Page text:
The Advent of Peace: God Moving Toward

shalomPerhaps at some point you have heard the word “Shalom” discussed in a conversation about peace. Talking about “Shalom” is increasingly popular in the Christian world today, but sometimes we sell it a bit short.

“Shalom” is the Hebrew word for peace. But shalom in the Hebrew consciousness is much different than in the American consciousness, or even in the consciousness during Jesus’ day.

For most of us peace means something like tranquility or the absence of conflict. As long as I am not faced with an active conflict, whether it be national, relational or internal, I am in a state of peace. So the pursuit of peace is more like the avoidance of conflict.

In Jesus’ day (and only then I am sure) peace was actually enforced with the sword. Rome, the dominant global superpower came to bring what they called “pax romana” or “the peace of Rome.” The pax romana meant you had peace as long as you did what Rome said. Disagree with Rome and they kill you. Peace was a way of keeping people in line by way of threat.

But as always, God’s version of peace is much bigger and much better. Peace is not the absence of conflict and it is not violent coercion into obedience. Peace is right relatedness. Peace is when things are as the should be. Peace is when we experience God, others, ourselves, and the world in the ways God intended, and as it will one day be again. This is the shalom of God.

So peace is not just absence of conflict because it is actually something we can experience in the midst of conflict. Peace is also something we are striving towards, and God actually invites us to partner with God in bringing more peace into the world.

And this has all sorts of important ramifications for our world today. Christians should be striving for shalom. Which means understanding just because there is no conflict does not mean we have peace. And it means we pursue peace not through through threat of force, but with the love and joy and sacrifice we see modeled on the cross.

Let’s use two examples – one from the Bible and one from our world today.

First: The Sermon on the Mount. Jesus says this:

You have heard that our ancestors were told, ‘You must not murder. If you commit murder, you are subject to judgment.’ But I say, if you are even angry with someone, you are subject to judgment! If you call someone an idiot, you are in danger of being brought before the court. And if you curse someone, you are in danger of the fires of hell.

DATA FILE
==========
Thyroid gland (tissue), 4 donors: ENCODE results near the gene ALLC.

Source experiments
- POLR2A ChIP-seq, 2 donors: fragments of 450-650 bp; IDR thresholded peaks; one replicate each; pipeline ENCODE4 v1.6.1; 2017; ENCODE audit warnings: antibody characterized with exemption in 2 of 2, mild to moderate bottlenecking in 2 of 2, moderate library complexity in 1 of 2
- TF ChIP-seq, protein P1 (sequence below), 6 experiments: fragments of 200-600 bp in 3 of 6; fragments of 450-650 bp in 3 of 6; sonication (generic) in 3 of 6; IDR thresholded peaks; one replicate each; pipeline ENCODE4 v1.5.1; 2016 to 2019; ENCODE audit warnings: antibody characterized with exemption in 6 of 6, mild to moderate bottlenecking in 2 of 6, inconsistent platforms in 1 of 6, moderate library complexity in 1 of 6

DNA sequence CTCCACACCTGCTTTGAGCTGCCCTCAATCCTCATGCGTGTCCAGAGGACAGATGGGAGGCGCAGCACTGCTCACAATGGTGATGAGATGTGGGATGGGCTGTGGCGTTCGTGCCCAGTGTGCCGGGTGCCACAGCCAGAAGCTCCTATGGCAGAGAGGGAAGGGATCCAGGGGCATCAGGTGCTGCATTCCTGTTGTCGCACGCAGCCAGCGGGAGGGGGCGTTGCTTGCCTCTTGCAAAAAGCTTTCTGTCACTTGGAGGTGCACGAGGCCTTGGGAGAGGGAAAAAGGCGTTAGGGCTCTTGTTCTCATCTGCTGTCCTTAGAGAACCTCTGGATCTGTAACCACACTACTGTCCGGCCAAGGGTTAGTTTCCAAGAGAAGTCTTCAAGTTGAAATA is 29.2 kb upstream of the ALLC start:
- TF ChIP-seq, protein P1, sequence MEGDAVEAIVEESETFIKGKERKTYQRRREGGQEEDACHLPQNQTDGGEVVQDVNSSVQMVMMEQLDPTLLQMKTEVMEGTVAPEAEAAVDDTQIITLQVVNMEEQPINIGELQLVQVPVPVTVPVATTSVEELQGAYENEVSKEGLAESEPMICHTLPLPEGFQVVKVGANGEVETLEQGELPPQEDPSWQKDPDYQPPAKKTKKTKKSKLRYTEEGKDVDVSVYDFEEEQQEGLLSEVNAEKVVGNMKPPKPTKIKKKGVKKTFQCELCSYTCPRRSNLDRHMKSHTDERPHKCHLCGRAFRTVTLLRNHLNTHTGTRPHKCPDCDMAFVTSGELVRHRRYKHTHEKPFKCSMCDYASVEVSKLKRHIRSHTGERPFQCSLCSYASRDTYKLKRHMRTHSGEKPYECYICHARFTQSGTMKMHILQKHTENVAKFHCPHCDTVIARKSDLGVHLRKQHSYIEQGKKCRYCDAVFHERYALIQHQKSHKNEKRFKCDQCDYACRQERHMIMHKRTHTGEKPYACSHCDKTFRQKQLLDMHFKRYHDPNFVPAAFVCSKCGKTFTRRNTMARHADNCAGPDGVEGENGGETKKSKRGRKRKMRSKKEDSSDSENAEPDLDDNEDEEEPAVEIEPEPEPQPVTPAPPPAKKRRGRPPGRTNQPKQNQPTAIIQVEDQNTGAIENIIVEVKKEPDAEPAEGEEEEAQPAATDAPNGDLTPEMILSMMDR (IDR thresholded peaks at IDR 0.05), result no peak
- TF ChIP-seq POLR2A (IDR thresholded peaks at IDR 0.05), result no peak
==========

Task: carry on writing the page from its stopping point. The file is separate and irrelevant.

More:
Simply not murdering someone is not enough. Not murdering someone is the absence of conflict. But Jesus addresses the issue of the heart. Do not curse people or call them idiots or stay angry with people. I can harbor a great deal of hate without actually killing anyone. But then Jesus takes it further:

You have heard the law that says, ‘Love your neighbor’ and hate your enemy. But I say, love your enemies! Pray for those who persecute you! In that way, you will be acting as true children of your Father in heaven.

This is what it means to pursue the peace of God. It is more than not murdering. It is even more than not hating. It is moving toward those who are our enemies. When I am not killing people, it may look on the surface like I have peace. When I am not hating people it may look peaceful. But true peace is moving towards. True peace is restoring relationships and loving even if it is not returned.

So let’s take this to a social issue. Let’s think about race in America. (I bring this up simply because this is some of the work I am doing towards my dissertation.) Over the last 4 decades we have made great strides in civil rights. People of all races and cultures are now considered fully human and efforts are made to make sure they are represented well.

However, you look around the country and you see the issue of race is alive and well. On the surface, we have gotten rid of the systematic oppression through laws and movements. But there is still an enormous amount of work to do where people of all races and cultures are treated and affirmed as equals. We may not be systematically oppressing people, but people still lose lives and hate and anger still raise their ugly heads daily. We stopped the “conflict” but we forgot to move towards those who are different.

If peace is the absence of conflict, then as long as I am not hurting someone I am not responsible. If peace is the absence of conflict, I can hunker down and protect myself from harm, and I do not have to worry about the suffering of others. But if peace is moving towards even my enemy, then there is always work to do.

Advent is the time where we celebrate God’s movement towards humanity. We recognize that peace comes when we move towards the darkness rather than away from it. Peace comes when we love our enemy and we risk for others even if they do not return our risk and love. Peace comes when we remove the barriers that separate us and work against hate and violence. We move towards those who are different and invite others to join us.

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